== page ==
Has the Commute Economy Peaked?
- 26 April 2020
- Faris Mali
26 April 2020
Has the Commute Economy Peaked?
At the 2017 Berkshire Hathaway AGM when asked what the biggest economic threat to his company and holdings were, CEO Warren Buffett’s response was a surprise, automated vehicles.
Warren Buffett has over the past decades invested in insurance companies; when there is a collision involving a vehicle there’s a confluence of activity that follows. A tow truck removes the vehicle, the site is cleaned up, insurance company receives a call, panel beaters are then contracted to repair the vehicle.
After several million miles of testing automated vehicles have proven to be exponentially safer than human drivers. That ‘crash economy’ that Warren Buffet has invested in would therefore see diminishing returns due to, thankfully, safer roads. As he himself stated:
“If they make the world safer it’s going to be a very good thing, but it won’t be a good thing for auto insurers’
The COVID19 environment has led most of the world to work from home. It’s too early to determine the long-term effects on our global economy, yet potentially it is highly we are witnessing a depression in the ‘commute economy’
New Zealand is entering its fourth week of self-isolation. Some of us have been very fortunate to continue employment from home (zoom subscriptions went from 20 million to 200 million in less than a week). One of my colleagues mentioned that her husband’s boss found his team to be far more productive since self-isolation began. He’s already decided that even when lock-down is lifted that his staff will continue to work from home.
From an employer’s perspective by eliminating a central office space he is cutting out his largest overheads, commercial rent and affiliated utilities.
But what are the knock-on effects?
Driving from home to town appears a mundane routine, yet there’s a whole economy dependent on us doing so;
Mechanics (more driving, more servicing)
These industries, already suffering, may never see the same level of turnover they had experienced; 2019 could have been the peak for these industries.
That’s just the business involved by getting into your car, what about your financial activities when you are in town?
Companies that will be affected by a decline in the commute economy include private car parking venues, local cafes and restaurants, and that’s just private industry. Local governments revenue will dwindle as decreased traffic will reduce speeding and parking infringements.
Families could end up being a one car household, this will affect both private (diminished car sales and insurance policies) and government (registration fees) revenue.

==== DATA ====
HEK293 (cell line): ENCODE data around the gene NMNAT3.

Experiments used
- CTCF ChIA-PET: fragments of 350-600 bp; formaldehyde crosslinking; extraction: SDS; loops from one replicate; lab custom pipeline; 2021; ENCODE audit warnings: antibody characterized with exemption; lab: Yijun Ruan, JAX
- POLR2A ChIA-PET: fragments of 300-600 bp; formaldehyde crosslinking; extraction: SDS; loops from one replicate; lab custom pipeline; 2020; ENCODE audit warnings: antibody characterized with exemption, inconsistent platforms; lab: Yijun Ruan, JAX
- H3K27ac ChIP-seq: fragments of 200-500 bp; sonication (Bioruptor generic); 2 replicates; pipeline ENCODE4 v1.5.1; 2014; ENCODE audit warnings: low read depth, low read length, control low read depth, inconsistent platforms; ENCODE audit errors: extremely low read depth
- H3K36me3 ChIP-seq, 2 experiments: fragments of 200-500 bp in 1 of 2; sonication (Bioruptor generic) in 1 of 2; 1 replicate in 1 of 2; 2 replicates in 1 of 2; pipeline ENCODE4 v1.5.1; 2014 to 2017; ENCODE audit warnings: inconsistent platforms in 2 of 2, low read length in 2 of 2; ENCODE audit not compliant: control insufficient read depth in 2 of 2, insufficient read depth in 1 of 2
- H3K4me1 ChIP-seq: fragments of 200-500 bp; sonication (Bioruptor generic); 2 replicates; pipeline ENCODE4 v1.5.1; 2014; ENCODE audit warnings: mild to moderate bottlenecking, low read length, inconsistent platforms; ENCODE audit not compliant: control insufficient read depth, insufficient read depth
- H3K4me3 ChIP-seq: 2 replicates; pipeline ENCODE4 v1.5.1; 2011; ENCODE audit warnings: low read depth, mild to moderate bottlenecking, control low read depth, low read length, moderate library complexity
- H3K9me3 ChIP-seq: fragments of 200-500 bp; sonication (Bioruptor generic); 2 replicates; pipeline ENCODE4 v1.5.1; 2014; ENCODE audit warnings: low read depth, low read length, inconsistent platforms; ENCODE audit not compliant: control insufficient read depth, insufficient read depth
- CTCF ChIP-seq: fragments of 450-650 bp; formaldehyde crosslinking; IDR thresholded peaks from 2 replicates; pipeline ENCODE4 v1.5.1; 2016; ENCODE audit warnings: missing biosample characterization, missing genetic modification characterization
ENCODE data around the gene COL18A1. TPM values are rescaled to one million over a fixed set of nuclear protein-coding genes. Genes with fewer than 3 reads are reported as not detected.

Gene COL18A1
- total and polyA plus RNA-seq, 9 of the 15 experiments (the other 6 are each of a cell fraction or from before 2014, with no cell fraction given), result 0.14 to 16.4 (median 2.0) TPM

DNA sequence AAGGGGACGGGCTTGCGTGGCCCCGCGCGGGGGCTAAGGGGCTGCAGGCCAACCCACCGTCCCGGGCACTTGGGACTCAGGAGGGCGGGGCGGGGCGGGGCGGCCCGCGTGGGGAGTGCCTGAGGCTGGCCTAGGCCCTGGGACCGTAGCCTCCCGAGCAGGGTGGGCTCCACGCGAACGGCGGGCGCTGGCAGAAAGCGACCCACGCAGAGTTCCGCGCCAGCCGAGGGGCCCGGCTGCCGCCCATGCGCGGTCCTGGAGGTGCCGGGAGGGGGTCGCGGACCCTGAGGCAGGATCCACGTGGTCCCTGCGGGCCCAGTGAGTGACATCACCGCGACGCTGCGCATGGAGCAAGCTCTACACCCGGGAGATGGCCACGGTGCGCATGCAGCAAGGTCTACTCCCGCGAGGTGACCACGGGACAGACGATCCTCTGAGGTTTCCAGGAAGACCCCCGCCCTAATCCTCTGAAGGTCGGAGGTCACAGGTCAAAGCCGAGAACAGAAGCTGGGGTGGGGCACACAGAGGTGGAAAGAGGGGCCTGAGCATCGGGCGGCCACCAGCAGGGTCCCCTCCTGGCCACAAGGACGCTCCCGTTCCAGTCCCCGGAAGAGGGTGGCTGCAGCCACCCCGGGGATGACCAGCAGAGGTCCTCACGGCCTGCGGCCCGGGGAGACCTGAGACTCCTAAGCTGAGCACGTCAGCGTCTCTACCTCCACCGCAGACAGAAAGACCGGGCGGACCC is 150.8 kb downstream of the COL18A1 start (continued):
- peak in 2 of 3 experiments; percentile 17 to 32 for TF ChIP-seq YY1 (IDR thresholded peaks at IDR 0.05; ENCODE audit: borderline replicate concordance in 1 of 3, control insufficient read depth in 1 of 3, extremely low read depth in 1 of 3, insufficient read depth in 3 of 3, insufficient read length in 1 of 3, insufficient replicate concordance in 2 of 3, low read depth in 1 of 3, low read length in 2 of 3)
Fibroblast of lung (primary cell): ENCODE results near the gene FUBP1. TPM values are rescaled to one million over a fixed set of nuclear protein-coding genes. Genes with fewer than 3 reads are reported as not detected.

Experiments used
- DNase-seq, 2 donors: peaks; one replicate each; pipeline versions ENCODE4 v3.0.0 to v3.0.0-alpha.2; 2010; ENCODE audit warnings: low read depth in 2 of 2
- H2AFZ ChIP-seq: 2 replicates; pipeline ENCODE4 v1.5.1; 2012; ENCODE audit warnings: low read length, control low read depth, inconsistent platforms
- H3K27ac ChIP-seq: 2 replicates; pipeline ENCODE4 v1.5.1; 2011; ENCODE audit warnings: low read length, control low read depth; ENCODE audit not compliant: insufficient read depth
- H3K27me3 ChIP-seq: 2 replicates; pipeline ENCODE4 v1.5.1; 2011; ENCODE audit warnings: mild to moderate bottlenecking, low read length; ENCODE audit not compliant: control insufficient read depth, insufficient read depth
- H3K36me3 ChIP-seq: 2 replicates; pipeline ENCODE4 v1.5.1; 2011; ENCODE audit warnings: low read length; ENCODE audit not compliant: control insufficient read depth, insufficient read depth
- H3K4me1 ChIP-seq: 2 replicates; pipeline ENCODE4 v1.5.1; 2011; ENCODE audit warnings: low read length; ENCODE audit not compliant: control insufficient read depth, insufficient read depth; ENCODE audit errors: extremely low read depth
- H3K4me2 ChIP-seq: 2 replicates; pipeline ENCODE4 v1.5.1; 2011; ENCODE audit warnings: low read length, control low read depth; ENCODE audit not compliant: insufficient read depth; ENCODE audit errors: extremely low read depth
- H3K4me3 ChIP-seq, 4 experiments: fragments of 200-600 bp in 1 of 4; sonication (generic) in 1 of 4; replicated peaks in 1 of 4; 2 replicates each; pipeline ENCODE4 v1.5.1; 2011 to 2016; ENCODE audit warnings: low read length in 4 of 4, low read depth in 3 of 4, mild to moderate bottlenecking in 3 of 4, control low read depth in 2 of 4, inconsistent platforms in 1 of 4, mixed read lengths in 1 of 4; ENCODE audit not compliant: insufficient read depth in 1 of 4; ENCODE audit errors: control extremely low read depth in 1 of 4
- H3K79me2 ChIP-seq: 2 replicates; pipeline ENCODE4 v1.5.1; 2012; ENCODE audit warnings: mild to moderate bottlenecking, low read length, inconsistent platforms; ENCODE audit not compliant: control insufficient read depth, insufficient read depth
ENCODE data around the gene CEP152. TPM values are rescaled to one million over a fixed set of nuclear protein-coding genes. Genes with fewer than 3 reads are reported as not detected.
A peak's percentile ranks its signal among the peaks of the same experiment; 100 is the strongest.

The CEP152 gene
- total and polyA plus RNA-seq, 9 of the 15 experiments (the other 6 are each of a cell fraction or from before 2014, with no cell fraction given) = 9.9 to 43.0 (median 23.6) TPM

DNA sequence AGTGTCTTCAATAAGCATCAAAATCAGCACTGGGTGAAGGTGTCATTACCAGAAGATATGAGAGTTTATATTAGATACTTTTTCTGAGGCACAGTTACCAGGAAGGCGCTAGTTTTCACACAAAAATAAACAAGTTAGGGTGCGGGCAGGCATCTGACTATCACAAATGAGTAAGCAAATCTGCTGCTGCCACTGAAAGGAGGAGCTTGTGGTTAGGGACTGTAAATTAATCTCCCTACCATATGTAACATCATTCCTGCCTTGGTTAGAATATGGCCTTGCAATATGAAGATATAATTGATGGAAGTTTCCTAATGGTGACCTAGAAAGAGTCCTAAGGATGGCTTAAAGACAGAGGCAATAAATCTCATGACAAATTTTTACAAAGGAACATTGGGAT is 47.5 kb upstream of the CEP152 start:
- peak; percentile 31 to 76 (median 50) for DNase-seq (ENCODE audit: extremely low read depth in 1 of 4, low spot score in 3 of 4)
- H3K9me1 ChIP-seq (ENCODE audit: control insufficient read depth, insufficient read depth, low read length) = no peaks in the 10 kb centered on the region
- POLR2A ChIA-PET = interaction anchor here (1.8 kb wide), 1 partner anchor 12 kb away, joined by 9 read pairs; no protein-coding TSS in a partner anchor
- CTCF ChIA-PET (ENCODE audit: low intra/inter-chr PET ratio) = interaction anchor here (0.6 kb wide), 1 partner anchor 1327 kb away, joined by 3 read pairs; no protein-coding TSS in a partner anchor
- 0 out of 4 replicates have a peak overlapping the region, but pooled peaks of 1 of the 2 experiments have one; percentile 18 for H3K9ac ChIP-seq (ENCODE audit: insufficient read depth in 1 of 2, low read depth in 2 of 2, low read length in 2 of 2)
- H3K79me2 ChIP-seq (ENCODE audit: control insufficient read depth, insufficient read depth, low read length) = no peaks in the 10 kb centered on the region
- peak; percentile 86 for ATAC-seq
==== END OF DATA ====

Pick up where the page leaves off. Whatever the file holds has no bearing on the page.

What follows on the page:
They’re the potential losses but what are the gains? Well we are already experiencing them.
De-congested roads have decreased greenhouse gas emissions. It was reported that in the northern Punjab province of India for the first time in decades the locals could see the Himalayan peaks as smog lifted.
Family time; though it has been incredibly frustrating for many families stuck in one bedroom apartments, removing the daily commute has allowed families to reconnect and (hopefully) do more than just binge-watch Netflix together.
Extra time; depending on where you live your daily commute could be up to three hours. That’s a lot of time you’ve just gained every day of the week. My former father in law once calculated that he had spent 6 months of his life in traffic just getting to work.
Efficient time. Post-industrial revolution we got into a habit of working 9am to 5pm. This is what led to congestion on the roads and open-office plans where essentially we created a world for extroverts (I highly recommend Susan Cain’s book — Quiet). I started writing this at 5:00am, early mornings is where I am at my best so by 2pm my creative flow is nearing exhaustion. Lately I’ve been receiving emails from people past 11pm, because they’re night owls.
We are not all 9 to 5 people; but we’ve been conditioned to be. This latest environment has allowed us to work within our personal times of optimal efficiency. This is not a revolutionary concept, Ricardo Semler wrote of this, and built a $200 million dollar business on the concept in the 1990s.
Now unfortunately this does not apply to all of us. I grew up in North Africa and as we’re seeing today not leaving the home is causing greater destitution among the world’s most impoverished. They need to leave the home to earn, lack of doing so will not only affect financial provision but also mental health to all generations living in the home.
We in the ‘developed’ (what we have developed is the ability to accrue more and more debt) now have a responsibility to adopt a paradigm shift. Out of this terrible disease that is hurting our most vulnerable people there is opportunity for us to create a far healthier world.
I was tempted to water down that previous statement because I’m thinking of my mechanic and the businesswoman who runs the cafe next door to my work, these are people I know that depend on the business of me getting into my car and driving to work.
Working from home should become an acceptable and encouraged alternative to those individuals and businesses it benefits.